I have this blog because I love music passionately. I love the progression of a song, the swell of it, the way it permeates a room and fills the spaces. I love how it ebbs and flows and how it can be a tangible thing - how you can move around inside it and it can move around inside you. And I love to talk about it, write about it, experience it.
Album: White Horse EP
Artist: Ryan Schmidt
Release: January 10, 2011
I have been listening to Ryan Schmidt's Black Sheep, Run incessantly ever since I bought it so I was super excited to find out that his next offering, White Horse EP would be coming out January 10th (the day before my birthday - what a lovely coincidence!!). I intended to buy it at midnight when it became available but, alas, I was asleep. So I snagged it first thing the next morning and listened to it on my way to work. I already knew that Paula Kelley (who first recommended Ryan to me) and Aaron Tap had worked on the title track which predisposed me to love it, but I was determined not to be biased.
Happily, I was not disappointed - not at all. "White Horse" opens with a warm layer of strings under a finger picked guitar, providing a luxurious cushion for Ryan's vocals to rest on. I have yet to hear anything that Paula Kelley has arranged that I haven't loved and the strings on this song are no exception. Honestly, I'd be hard pressed to name another song on which the vocals and the music blend and work together as well as "White Horse". And of course, there are his lyrics, "my North has been shifting, continents drifted to sea, an archaic transcription with bearings far beyond reach" - who else do you know of who writes like that and then sings it just as naturally as if saying his own name? Lucky for us, this song is revisited at the end of the record with a completely wonderful instrumental continuation of the string arrangement.
I haven't decided yet if the next song, "You Answered Me", is the most romantic take on a booty call I've ever heard or a heartfelt tale of a supportive, nurturing friendship blossoming into something more. Maybe neither. Maybe both. Either way, the song is delivered with a smooth, sincere vocal performance. Also, the piano on it totally kills me. Not overdone at all, this song is subtle and poignant just as it is, anything else would have felt like too much.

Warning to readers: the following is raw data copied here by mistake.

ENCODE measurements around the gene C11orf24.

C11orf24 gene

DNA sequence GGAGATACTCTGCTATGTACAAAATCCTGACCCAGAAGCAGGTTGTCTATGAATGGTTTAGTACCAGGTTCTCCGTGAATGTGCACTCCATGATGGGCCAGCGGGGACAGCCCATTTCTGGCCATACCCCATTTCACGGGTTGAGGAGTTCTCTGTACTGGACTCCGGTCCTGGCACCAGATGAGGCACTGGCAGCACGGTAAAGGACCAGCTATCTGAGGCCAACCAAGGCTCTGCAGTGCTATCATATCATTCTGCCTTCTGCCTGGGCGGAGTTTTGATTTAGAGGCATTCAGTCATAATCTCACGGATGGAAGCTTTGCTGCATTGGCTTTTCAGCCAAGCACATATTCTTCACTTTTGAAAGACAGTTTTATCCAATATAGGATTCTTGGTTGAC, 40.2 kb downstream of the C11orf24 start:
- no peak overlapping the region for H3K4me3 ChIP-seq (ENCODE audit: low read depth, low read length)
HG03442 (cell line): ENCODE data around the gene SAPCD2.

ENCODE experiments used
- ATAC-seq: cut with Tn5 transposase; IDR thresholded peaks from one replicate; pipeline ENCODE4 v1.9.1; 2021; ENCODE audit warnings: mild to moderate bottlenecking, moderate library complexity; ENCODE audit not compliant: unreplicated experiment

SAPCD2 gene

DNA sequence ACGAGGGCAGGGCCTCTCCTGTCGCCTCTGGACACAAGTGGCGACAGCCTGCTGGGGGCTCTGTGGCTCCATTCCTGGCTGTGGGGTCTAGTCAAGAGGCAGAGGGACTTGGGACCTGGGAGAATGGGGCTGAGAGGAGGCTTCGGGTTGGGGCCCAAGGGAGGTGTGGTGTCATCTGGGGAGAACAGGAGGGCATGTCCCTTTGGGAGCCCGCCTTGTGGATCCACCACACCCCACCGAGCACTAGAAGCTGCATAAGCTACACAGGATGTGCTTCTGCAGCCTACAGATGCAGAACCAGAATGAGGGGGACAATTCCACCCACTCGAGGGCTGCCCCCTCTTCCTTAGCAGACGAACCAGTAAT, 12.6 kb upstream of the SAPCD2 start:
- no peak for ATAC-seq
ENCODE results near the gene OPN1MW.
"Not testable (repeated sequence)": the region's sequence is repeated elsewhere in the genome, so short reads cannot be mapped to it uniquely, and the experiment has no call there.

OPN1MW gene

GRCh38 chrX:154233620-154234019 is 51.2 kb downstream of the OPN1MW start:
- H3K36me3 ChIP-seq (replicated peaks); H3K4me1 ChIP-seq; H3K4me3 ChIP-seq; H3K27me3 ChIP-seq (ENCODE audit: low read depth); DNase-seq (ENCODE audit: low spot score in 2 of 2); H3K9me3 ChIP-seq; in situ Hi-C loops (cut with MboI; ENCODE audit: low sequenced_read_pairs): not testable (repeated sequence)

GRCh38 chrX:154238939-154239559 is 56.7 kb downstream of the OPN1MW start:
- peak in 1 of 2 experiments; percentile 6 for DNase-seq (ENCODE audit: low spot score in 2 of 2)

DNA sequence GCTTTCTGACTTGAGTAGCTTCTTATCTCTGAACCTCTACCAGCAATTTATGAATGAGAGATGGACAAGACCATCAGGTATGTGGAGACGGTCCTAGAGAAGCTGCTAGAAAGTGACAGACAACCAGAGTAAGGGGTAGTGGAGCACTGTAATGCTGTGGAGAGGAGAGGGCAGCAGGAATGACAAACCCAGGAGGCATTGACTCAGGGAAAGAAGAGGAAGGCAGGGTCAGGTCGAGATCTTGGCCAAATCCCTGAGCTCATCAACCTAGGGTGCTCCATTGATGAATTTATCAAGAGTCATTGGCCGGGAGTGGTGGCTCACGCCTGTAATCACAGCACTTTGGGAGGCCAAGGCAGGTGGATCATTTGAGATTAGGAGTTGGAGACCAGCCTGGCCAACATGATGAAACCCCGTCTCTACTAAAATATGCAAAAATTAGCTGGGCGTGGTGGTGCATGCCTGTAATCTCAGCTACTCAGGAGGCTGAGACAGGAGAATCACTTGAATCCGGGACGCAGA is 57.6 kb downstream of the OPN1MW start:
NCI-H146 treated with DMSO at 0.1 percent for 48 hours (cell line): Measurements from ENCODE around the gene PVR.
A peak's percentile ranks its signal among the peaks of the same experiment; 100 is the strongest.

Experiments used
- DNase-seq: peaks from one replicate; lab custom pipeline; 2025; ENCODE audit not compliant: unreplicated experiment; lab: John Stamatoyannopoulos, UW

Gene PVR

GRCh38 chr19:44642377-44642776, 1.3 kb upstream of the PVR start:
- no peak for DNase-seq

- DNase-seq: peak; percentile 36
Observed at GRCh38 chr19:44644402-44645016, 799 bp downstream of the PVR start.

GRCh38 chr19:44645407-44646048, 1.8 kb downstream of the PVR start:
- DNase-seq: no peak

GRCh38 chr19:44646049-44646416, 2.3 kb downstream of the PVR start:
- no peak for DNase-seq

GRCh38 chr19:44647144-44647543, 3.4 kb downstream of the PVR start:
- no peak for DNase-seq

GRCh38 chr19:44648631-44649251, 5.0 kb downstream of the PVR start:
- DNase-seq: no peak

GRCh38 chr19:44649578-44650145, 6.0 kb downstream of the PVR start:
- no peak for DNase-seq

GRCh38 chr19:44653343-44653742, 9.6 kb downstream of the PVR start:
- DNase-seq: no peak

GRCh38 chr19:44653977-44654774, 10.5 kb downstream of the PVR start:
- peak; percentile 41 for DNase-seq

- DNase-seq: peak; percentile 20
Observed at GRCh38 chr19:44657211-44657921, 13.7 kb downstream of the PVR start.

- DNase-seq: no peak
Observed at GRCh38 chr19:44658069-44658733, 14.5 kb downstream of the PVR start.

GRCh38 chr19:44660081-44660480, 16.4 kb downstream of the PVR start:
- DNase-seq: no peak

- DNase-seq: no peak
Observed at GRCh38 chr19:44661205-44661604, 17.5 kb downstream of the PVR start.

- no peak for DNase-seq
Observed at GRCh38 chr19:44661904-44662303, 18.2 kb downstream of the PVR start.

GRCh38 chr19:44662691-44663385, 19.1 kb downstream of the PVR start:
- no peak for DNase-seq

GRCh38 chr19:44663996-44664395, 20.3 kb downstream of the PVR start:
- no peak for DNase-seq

My current favorite on this record is "Go Where You Belong" - an absolute delight of finger picked guitar that feels like it's being picked on your heart strings. The first time I listened to it I heard the guitar at the beginning, then I ignored it and focused on the singing which is particularly exceptional on this song - reminds me of Matt Nathanson in places. I actually thought there was no instrumental accompaniment. Then I stepped inside the song, past the vocal and listened to the guitar the next time. It's a great song to hang out in. Now I can hear both, beautifully blended and complimentary of one another. You can hear him breathing on this song too, and by now you must know how much I love that. "Go Where You Belong" also has my favorite line on the record: "but growing up's about, what you're willing to forget, and I am only human, and I am only human, and we are only human, don't forget."
Finally, "November 15" explores the fear and comfort of finding "The One". Honestly, I don't need the harmony on this song, I find it rather distracting. However, the strummy guitar and perfectly descriptive lyrics combine to make such a great song that I can overlook that. I mean, you have to agree that, "it scares me to say, I need you with me, and since you've been here, I'm finally free" is pretty much exactly how it feels to fall in love. But once again, he takes a topic that is certainly not new to music and comes at it from an angle that makes it all his own.
I'm not sure how I would classify the music on White Horse EP - it is different from Black Sheep, Run, more stripped down and pure, but somehow still sounds like Ryan Schmidt. Luckily, I don't think things need a label to be wonderful and this little collection of songs is certainly that. Overall, they are slow and gentle, there aren't any real rockers on here, but there are flashes of genius and moments of real beauty so you need only an appreciation of artistically created and performed music to love this record. For me, it's the kind of music I would really love to hear on vinyl.